Also known as Titus Flavius Domitianus. He was a Roman emperor and persecutor of the Church, son of Vespasian and younger brother and successor of the Emperor Titus. He was borne 24 Oct., A.D. 51, and reigned from 81 to 96. In spite of his private vices he set himself up as a reformer of morals and religion. He was the first of the emperors to deify himself during his lifetime by assuming the title of "Lord and God". After the revolt of Saturninus he organized a series of bloodthirsty proscriptions against all the wealthy and noble families. A conspiracy, in which his wife joined, was formed against him, and he was murdered, 18 Sept., 96 AD.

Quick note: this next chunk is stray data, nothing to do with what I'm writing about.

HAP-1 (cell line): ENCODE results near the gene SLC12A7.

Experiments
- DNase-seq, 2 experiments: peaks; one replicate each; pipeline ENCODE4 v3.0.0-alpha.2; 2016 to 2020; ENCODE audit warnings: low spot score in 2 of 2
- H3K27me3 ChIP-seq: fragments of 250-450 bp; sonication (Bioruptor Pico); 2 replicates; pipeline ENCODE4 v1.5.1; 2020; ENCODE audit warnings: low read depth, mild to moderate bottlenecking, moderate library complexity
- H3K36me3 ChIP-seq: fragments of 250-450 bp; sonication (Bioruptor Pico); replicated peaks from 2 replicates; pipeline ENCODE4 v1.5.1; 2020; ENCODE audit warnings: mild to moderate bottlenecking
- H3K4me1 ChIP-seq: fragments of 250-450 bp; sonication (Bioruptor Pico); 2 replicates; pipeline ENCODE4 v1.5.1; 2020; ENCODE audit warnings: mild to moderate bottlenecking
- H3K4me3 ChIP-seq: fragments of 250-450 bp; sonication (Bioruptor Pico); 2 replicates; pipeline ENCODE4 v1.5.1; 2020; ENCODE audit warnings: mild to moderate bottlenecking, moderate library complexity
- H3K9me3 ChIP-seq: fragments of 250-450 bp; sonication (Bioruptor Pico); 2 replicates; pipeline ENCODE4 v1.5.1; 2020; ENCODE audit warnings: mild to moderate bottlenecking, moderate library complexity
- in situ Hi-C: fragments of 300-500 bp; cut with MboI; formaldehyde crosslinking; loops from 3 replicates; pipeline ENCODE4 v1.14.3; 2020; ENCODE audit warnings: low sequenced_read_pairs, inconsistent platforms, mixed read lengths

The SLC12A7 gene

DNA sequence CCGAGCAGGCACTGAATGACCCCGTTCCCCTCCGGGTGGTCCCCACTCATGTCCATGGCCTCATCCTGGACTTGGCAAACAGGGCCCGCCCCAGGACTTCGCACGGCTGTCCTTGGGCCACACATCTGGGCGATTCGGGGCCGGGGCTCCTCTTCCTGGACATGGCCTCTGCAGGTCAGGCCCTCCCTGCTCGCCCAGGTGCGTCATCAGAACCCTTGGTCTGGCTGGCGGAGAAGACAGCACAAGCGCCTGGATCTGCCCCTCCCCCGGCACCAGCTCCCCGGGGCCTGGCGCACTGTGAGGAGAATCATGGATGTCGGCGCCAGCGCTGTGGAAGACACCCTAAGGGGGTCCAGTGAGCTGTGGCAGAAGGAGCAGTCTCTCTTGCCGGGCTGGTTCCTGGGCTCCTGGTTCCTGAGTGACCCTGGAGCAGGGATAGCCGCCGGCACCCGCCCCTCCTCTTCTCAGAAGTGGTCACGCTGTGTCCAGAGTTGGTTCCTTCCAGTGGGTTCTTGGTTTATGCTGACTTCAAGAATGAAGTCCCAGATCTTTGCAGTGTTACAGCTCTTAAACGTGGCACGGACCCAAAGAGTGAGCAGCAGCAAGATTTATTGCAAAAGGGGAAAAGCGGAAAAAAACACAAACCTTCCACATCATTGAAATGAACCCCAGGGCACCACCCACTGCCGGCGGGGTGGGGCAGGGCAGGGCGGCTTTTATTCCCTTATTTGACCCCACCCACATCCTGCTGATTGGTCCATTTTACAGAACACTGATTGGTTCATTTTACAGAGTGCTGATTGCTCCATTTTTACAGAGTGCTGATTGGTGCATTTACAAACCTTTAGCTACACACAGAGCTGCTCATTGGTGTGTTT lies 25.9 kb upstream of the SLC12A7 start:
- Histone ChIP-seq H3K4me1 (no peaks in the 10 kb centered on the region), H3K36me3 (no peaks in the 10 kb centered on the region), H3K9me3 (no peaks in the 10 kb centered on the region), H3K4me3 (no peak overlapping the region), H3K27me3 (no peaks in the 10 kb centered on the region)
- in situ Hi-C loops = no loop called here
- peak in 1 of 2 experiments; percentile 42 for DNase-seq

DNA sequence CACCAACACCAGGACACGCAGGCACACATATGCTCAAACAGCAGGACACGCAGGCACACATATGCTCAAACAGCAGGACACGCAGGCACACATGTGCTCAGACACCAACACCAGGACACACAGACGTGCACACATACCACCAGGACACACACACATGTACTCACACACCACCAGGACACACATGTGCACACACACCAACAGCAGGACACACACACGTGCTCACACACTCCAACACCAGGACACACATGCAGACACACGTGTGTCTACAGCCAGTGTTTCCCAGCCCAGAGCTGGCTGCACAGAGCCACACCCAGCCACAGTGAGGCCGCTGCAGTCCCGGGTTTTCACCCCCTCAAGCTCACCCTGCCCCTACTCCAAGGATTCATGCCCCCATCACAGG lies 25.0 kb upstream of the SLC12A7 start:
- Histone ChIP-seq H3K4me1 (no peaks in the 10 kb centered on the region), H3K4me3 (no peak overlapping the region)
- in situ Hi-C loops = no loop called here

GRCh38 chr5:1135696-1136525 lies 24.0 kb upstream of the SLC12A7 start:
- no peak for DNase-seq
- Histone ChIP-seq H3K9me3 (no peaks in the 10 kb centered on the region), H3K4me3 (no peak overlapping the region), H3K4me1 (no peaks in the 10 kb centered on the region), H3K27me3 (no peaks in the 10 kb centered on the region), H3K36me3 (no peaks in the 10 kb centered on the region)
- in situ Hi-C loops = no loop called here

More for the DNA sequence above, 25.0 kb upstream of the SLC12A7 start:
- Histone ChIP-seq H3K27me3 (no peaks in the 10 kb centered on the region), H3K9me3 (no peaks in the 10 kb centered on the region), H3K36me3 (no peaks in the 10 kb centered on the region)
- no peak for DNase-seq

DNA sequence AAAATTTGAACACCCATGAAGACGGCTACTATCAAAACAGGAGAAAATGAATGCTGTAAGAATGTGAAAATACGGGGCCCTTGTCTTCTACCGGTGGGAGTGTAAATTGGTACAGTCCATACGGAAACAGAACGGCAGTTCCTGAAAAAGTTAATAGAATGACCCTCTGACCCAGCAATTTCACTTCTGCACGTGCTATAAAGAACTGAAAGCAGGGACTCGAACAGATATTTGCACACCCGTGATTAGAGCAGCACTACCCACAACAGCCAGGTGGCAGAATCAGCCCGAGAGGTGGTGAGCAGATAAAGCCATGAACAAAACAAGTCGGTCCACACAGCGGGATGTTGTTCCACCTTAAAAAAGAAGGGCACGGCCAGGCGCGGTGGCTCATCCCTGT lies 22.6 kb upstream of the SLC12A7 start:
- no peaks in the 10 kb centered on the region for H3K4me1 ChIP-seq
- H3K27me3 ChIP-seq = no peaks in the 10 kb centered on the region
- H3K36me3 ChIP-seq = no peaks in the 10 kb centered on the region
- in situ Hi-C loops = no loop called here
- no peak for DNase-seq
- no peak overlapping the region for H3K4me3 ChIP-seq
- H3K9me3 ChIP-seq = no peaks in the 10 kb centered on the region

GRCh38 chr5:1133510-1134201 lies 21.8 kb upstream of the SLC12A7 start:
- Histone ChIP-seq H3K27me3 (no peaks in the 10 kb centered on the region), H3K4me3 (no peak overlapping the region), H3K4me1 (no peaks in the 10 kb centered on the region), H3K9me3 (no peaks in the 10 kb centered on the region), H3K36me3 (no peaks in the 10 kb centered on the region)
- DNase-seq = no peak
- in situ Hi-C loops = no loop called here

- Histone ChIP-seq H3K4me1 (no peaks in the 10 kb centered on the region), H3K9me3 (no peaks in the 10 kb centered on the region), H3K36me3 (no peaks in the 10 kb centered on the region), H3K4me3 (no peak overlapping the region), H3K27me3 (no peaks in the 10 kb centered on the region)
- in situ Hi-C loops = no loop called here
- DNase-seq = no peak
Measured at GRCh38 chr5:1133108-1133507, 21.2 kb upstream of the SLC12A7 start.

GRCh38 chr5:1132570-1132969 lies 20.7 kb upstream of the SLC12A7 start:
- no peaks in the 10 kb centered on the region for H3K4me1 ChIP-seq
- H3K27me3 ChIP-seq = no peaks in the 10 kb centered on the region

When the Acts of Nero's reign were reversed after his death, an exception was made as to the persecution of the Christians (Tertullian). He was the Emperor who exiled St. John to Patmos where he saw his revelation. Among the more famous martyrs in this Second Persecution were Domitian's cousin, Flavius Clemens, the consul, and M' Acilius Glabrio who had also been consul. Flavia Domitilla, the wife of Flavius, was banished to Pandataria. The book of the Apocalypse was written in the midst of this storm, when many of the Christians had already perished (St. Irenæus). Rome, "the great Babylon", "was drunk with the blood of the saints and with the blood of the martyrs of Jesus". St. Clement's Epistle to the Corinthians was also written about this time. The Roman Church continued loyal to the empire, and sent up its prayers to God that He would direct the rulers and magistrates in the exercise of the power committed to their hands (Clement Epistle 9, Romans 13, 1 Peter 2). Before the end of his reign Domitian ceased to persecute.